The actress who played Beru Lars (Shelagh Fraser) of course spoke her lines on the set but they were eventually overdubbed by another actress later on.
In the mono mix of the film, much of the original dialogue was left intact, including Beru’s original voice and the voices of a few other background characters.
The first two clips included here were edited by Jedi Sluggo and use the mono mix Beru dialogue on top of the regular video to give you an idea of how the scenes would have played out had Fraser’s vocal track been used. The other clip originated on newsgroups but was later re-edited together by Dylan McDermond and sent in for the fans to check out.
SEARCHING FOR R2-D2
In the original shooting script and novelization there was a scene involving C-3PO and Luke which took place during the search for R2-D2. The fun part is that C-3PO gets to pilot the landspeeder for a little while. While looking for the rogue astromech droid, something makes a noise in the back of the speeder and Luke leans back to fix it while he and C-3PO talk about how they are going to explain their whereabouts when they get back. Most of these shots were filmed against a live projection of desert footage, much like you’d see on older TV shows when people were driving in cars.
After Luke and C-3PO find R2-D2 in the Jundland Wastes, they go have a look for some Tusken Raiders. They find Obi-Wan Kenobi in the process, as we know. Later, when Luke goes back to “collect” C-3PO, we see Luke and Obi-Wan help the droid up but as they rise, a wipe takes us to the next scene. We never get to see the group making their way back to the landspeeder. Some of the pictures included here imply that there was a little more to this scene than we saw.
Oh, and let’s not forget that stylin’ poncho. Take note that in some photos Luke is wearing it. It looks like they shot some takes with it and some without it. In the finished film, we rarely saw the poncho in the Tatooine scenes. You can catch it in a few shots, but for the most part he was poncho-less throughout the film.
|Clip of Luke and C-3PO in the landspeeder from the Star Wars Trilogy DVD Bonus Disc documentary, EMPIRE OF DREAMS|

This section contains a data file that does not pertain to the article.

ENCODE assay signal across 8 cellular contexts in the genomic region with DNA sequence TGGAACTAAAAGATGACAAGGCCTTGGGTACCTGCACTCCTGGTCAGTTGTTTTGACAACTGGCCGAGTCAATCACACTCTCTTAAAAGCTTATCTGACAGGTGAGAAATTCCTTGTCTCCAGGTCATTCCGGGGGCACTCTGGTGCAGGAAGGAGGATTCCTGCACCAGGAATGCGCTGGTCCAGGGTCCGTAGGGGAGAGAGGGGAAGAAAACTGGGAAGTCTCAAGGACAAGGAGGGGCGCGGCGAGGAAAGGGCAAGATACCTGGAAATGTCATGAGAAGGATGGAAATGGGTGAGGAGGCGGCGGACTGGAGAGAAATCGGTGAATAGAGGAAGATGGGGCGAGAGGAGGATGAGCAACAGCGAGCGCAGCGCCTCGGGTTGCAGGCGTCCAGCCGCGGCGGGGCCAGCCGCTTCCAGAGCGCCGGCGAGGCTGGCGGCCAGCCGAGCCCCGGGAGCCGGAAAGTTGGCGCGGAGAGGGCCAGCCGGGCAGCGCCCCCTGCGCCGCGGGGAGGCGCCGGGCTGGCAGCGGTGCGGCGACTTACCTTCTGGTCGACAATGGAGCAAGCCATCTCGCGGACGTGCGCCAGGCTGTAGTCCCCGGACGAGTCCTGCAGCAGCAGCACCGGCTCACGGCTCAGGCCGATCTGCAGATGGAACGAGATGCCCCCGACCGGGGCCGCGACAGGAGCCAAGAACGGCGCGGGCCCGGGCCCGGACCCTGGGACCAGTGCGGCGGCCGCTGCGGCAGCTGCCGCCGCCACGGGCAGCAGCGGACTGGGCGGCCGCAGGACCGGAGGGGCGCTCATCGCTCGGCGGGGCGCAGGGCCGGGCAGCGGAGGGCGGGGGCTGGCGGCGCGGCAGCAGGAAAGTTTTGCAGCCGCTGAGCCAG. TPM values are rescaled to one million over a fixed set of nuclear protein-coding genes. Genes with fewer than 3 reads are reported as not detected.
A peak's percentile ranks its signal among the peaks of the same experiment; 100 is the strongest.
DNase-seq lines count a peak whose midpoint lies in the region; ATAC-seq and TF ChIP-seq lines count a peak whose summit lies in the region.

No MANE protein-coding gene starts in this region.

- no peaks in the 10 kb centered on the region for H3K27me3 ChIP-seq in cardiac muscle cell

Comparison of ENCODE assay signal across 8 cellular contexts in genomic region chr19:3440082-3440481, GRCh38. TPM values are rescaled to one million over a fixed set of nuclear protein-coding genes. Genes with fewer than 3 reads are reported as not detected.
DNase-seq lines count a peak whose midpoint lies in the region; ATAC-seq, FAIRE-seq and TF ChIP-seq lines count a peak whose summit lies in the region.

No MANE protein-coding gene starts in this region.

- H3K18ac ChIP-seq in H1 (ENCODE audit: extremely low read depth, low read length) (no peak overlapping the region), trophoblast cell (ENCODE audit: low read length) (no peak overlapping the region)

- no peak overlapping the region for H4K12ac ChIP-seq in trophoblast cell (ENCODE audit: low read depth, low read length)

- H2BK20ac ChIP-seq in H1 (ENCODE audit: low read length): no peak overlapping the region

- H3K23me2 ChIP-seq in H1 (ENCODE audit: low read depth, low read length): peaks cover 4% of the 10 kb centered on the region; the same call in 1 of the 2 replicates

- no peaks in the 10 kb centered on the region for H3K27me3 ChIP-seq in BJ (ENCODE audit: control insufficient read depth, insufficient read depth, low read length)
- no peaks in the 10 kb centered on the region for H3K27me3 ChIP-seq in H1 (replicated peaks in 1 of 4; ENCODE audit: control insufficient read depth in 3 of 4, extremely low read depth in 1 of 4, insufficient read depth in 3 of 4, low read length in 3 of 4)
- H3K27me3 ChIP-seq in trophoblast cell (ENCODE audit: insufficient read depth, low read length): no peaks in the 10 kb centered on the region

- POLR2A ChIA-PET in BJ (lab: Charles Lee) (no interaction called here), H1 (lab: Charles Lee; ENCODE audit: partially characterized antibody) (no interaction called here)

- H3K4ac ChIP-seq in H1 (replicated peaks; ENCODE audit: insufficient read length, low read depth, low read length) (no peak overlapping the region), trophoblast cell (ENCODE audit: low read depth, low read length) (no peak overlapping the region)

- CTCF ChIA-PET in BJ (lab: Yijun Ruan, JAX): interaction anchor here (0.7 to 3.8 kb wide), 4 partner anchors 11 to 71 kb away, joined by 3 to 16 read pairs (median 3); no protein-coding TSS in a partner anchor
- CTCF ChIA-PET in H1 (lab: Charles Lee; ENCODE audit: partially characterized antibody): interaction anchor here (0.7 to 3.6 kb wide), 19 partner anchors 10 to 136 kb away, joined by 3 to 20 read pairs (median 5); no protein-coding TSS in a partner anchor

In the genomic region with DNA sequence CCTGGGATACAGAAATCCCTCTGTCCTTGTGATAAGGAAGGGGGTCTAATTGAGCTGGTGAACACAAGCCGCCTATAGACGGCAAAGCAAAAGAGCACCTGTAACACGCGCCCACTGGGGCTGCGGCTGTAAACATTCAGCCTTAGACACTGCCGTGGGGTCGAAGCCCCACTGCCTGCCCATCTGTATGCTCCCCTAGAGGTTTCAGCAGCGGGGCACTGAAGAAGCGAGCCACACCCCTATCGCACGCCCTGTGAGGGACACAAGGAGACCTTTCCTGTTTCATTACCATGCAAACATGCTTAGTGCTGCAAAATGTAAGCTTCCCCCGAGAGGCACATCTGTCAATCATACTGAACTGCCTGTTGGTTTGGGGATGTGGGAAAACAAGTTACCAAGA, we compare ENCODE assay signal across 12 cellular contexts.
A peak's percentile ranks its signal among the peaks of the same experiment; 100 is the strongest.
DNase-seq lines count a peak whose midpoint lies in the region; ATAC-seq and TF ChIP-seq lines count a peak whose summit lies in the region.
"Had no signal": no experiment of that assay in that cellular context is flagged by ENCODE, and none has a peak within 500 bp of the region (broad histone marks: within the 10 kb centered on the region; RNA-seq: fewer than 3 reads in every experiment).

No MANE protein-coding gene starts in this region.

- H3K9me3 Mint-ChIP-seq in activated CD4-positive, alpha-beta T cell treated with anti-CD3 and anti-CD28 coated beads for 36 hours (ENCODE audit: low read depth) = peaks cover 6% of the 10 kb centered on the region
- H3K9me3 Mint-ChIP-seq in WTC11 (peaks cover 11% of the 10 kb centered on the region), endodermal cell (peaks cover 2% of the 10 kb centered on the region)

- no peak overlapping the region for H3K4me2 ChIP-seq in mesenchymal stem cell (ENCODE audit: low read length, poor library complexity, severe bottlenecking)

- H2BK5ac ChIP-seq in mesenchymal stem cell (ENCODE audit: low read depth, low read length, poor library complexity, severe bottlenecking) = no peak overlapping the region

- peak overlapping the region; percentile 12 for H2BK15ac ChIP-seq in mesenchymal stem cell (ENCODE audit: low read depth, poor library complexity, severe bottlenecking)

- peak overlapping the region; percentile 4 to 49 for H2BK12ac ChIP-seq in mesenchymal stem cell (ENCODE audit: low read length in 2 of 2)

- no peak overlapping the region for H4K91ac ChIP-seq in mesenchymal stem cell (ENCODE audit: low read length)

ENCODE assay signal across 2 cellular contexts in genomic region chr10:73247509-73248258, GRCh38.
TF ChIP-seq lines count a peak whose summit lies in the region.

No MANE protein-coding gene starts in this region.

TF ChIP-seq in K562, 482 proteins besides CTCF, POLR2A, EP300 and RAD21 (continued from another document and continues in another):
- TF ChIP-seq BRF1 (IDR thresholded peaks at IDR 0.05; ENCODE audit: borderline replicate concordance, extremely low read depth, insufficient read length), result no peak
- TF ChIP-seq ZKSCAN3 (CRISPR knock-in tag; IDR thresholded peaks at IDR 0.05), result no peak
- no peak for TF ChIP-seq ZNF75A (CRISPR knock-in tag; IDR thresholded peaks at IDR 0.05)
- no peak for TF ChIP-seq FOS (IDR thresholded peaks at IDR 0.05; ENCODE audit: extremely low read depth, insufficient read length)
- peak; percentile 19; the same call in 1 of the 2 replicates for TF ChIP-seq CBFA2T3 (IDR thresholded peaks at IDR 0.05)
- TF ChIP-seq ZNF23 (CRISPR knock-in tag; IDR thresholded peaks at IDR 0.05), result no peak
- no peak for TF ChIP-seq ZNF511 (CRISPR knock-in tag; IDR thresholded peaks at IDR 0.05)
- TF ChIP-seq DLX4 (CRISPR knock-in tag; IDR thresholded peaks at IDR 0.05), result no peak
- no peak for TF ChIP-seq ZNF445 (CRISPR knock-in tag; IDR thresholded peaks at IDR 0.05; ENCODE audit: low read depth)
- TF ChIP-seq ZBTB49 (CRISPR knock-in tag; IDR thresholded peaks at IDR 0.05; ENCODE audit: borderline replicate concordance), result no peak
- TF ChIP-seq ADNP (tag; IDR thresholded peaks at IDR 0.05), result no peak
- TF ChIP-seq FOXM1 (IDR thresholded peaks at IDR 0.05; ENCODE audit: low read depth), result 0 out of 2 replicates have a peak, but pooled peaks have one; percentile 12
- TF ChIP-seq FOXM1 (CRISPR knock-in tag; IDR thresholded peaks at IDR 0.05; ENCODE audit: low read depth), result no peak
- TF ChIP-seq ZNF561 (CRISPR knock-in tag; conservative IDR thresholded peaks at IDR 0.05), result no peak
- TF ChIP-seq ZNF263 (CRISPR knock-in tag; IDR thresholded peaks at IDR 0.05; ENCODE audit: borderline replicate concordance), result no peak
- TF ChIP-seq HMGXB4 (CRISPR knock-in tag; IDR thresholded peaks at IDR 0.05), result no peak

In the original film, the establishing shot of Ben’s hut was at such an angle that we saw Luke’s landspeeder from the back with the hut on the left.
In the Lost Cut of Star Wars (an early rough assembly of the film), the hut is in the background and the Landspeeder (side view) is in the foreground.
In the Special Edition, the shot was altered quite a bit and doesn’t resemble the original shot at all. The old hut was completely abandoned in favor of a nicer home framed in a wider shot showing smoke coming from a chimney of sorts, a moisture vaporator and a creature flying overhead.
Now let’s talk a bit about what happens inside the hut. As you know from watching the film, this is a very important scene, full of exposition. It’s where Luke and Ben discuss Anakin, Vader, Leia’s message, and how Luke will (or won’t) help out poor, old Ben.
In the Lost Cut, there’s a quick scene that involves Luke and C-3PO that we should mention. While inside Ben’s hut, Luke makes a certain choice about C-3PO involving his restraining bolt. Luke is about to replace the bolt but suddenly stops to think to himself for a second. He then decides not to replace it. The way it is described in Star Wars Insider magazine makes it seem that there is no dialogue involved and that 3PO just sort of looks away nervously when Luke picks it up. Luke’s decision not to replace the bolt probably means he trusts 3PO now and there’s no need for it anymore.
It’s important to note that the heart of this entire scene in Ben’s hut was the victim of some fancy editing. The story, as I understand it, goes like this: At first the “Leia hologram” sequence came before the discussion of the Force and Anakin Skywalker.
One of the editors, Paul Hirsch, suggested that the order of the shots should be changed to make the scene seem more important and urgent. So he went ahead and inserted the hologram shots between the other shots, dropped a few other small bits (like the 3PO part mentioned above) and it worked just fine.
Pablo Hidalgo of Starwars.com revealed that there’s an alternate angle of Obi-Wan Kenobi used in the first teaser trailer for Episode III which starts with a voice-over from Obi-Wan. Here’s what he had to say in one of his Q&A sessions on the Starwars.com forums:
That is, there’s a shot of old Obi-Wan in the [EPISODE III] trailer that’s not in Episode IV. The trailer has a close-up shot of Obi-Wan saying “… the Jedi Knights were the guardians of …”. Watch the movie. In the final take, he’s in a medium three-shot, talking while Luke practices with his lightsaber. The film archives pulled up the daily of Sir Alec saying that dialogue in his closeup for use in the trailer.
|Fan re-edited Obi-Wan/Luke scene by Elvis Jones designed to match the flow of the Lost Cut|